JPMorgan Chase on Wednesday told a federal court in Wichita, Kansas that National Credit Union Administration’s (NCUA) negligence suit against top executives of WesCorp Federal Credit Union proves that it was the shortcomings of corporate executives – and not any misrepresentations by the Wall Street bank’s sales force in the sale of mortgage-backed securities – that caused the failure of WesCorp and three other corporate credit unions.
“Although the [NCUA] Board now contends that “public information was not sufficiently material to dissuade a reasonable investor from purchasing the MBS, it took exactly the opposite position when it sued the WesCorp directors for ignoring the disclosed risks,” the Wall Street bank argued in a motion to dismiss filed yesterday with the U.S. District Court for the District of Kansas.
In its suit against JPMorgan, NCUA alleges violations of federal and state securities laws and misrepresentations by JPMorgan in the sale of $1.5 billion of MBS to four of the five failed corporates – including U.S. Central Credit Union, Members United Corporate Federal Credit Union and Southwest Corporate Federal Credit Union, as well as WesCorp. The suit is filed in U.S. District Court in Kansas, which has jurisdiction over Lenexa, Kan.-based U.S. Central.
NCUA has filed similar suits in the failure of the corporates against RBS Securities, Goldman Sachs and Wachovia Securities [now a unit of Wells Fargo].
But yesterday JPMorgan claimed that NCUA’s own case against the WesCorp managers proves it was the managers’ negligence that caused the demise of the one-time $34-billion corporate and not alleged misrepresentations by Wall Street salesmen.
In its filings, JPMorgan pointed to a tentative ruling issued last month in NCUA’s suit against RBS Securities in which Judge George Wu, judge for the U.S. District Court for the Central District of California, questioned NCUA’s claims of malfeasance in the sale of MBS to WesCorp by RBS Securities. Wu issued a preliminary ruling that the credit union regulator has failed to show the Wall Street bank disregarded its own underwriting standards in the creation of and sale of the MBS.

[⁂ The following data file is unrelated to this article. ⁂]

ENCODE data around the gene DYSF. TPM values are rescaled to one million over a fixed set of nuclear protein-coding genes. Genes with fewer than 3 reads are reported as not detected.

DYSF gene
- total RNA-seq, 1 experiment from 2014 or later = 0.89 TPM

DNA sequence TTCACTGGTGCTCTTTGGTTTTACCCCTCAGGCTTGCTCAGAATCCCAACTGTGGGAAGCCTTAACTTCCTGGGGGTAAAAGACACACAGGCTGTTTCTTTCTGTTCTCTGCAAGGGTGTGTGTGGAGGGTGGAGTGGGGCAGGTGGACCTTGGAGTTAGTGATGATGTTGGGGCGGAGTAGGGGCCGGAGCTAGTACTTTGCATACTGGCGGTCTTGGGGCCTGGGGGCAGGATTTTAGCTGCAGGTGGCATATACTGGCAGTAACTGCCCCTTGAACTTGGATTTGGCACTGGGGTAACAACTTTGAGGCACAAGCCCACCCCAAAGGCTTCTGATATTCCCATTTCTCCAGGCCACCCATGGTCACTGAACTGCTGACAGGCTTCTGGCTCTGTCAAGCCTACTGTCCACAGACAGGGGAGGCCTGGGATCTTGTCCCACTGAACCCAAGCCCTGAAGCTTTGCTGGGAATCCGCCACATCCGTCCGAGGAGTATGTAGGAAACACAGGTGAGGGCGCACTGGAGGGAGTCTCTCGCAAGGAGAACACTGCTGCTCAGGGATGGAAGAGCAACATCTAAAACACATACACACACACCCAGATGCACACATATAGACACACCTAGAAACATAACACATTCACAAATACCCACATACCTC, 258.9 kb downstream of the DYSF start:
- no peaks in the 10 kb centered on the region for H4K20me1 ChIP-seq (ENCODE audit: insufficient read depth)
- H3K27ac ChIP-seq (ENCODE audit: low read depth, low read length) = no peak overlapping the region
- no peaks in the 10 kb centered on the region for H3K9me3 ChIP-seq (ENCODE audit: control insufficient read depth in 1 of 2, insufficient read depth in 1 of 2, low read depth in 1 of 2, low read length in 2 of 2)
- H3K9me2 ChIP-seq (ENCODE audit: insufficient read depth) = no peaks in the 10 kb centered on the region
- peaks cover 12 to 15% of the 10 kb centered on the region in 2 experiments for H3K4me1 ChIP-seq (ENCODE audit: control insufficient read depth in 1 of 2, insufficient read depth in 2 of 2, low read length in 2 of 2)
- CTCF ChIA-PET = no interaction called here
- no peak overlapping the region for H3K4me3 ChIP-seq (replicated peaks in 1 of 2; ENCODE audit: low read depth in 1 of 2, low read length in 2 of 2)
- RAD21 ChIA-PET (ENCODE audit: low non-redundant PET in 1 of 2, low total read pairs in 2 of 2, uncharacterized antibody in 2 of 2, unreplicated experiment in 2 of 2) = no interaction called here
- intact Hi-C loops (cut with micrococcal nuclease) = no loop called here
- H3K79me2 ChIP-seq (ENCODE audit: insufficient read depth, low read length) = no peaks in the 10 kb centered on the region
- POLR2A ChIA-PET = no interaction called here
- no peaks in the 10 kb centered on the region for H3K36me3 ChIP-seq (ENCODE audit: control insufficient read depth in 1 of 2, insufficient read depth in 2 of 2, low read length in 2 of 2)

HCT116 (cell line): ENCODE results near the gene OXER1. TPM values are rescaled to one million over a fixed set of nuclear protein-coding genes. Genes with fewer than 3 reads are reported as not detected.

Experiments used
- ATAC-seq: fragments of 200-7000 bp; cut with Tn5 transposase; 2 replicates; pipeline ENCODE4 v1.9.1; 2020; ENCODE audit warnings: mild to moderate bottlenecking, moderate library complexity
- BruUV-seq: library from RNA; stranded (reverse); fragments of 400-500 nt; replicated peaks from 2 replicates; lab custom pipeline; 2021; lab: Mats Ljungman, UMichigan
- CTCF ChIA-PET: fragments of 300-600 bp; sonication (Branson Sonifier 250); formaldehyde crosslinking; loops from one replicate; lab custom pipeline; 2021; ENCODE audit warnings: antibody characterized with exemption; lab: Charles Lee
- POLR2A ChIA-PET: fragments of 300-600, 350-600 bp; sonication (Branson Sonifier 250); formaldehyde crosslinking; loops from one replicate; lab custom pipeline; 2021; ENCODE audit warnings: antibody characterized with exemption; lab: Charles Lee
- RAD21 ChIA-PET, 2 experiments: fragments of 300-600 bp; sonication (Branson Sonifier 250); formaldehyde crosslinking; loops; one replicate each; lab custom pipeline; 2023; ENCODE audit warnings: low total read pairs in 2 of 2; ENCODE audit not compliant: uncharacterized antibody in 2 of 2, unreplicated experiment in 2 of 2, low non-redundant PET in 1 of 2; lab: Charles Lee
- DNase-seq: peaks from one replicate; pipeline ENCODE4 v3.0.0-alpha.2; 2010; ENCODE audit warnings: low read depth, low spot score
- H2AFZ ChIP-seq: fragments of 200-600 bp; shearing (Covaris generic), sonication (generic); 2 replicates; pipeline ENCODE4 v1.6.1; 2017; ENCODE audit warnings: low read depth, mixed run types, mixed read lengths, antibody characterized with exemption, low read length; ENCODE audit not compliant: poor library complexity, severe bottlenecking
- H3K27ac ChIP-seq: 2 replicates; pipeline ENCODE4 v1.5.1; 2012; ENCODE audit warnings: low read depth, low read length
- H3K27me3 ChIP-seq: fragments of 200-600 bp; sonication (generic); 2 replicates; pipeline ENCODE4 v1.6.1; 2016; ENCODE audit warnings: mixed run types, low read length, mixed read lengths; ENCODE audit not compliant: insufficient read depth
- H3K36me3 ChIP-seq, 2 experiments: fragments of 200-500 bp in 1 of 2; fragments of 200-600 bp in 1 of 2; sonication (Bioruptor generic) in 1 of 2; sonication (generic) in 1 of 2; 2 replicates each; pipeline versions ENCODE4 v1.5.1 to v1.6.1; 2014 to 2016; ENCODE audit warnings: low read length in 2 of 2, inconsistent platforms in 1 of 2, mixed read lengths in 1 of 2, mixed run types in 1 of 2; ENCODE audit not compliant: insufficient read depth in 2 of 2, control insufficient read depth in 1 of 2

In its motion to dismiss, JPMorgan asserted NCUA has failed to demonstrate that the Wall Street bank made material misrepresentations in its offering documents for the failed MBS. “The [NCUA] Board has failed to do so,” argued JPMorgan, “instead relying on ‘naked assertions devoid of further factual enhancement’ and conclusory pleading tactics” that are, at most, “simply ‘consistent with’ liability,’” as Wu ruled in the RBS case last month.
“As in RBS, [NCUA] comes out on the losing side of the debate” as to whether an allegation of systematic disregard is a factual allegation, not merely a conclusion,” argued JPMorgan.
For instance, it asserts that NCUA relies heavily on post-purchase loan performance statistics and similar measurements to argue that the originators of the loans “must have systemically disregarded their underwriting guidelines.” “But,” insisted JPMorgan, “reliance on statistics to draw conclusions about underlying causes is an example of the conclusory pleading tactic” rejected by the judge in the RBS suit.
Most of the NCUA allegations, stated JPMorgan, refer to the relaxation of underwriting standards and not the abandonment or “systematic disregard,” an important distinction. NCUA itself, says Morgan, concedes that the relaxation of underwriting standards is not the same thing as a disregard.
JPMorgan also insisted the relevant three-year statute of limitations on securities suits such as this one expired long before NCUA filed the suit last July because the MBS were sold to the corporate no later than 2007.
According to JPMorgan, Section 13 of the Securities Act provides: “In no event shall any such action be brought . . . more than three years after the security was bona fide offered to the public, or more than three years after the sale.” The bank said it is undisputed that each of the MBS at issue was bona fide offered to the public and sold to the credit unions before July 25, 2007.
“[NCUA’s] assertion that none of the sales or public offerings occurred more than three years prior to [NCUA] stepping in as WesCorp’s conservator is misdirected; the correct question is whether the three-year period expired before [NCUA] filed this lawsuit.”
NCUA does not comment on pending litigation.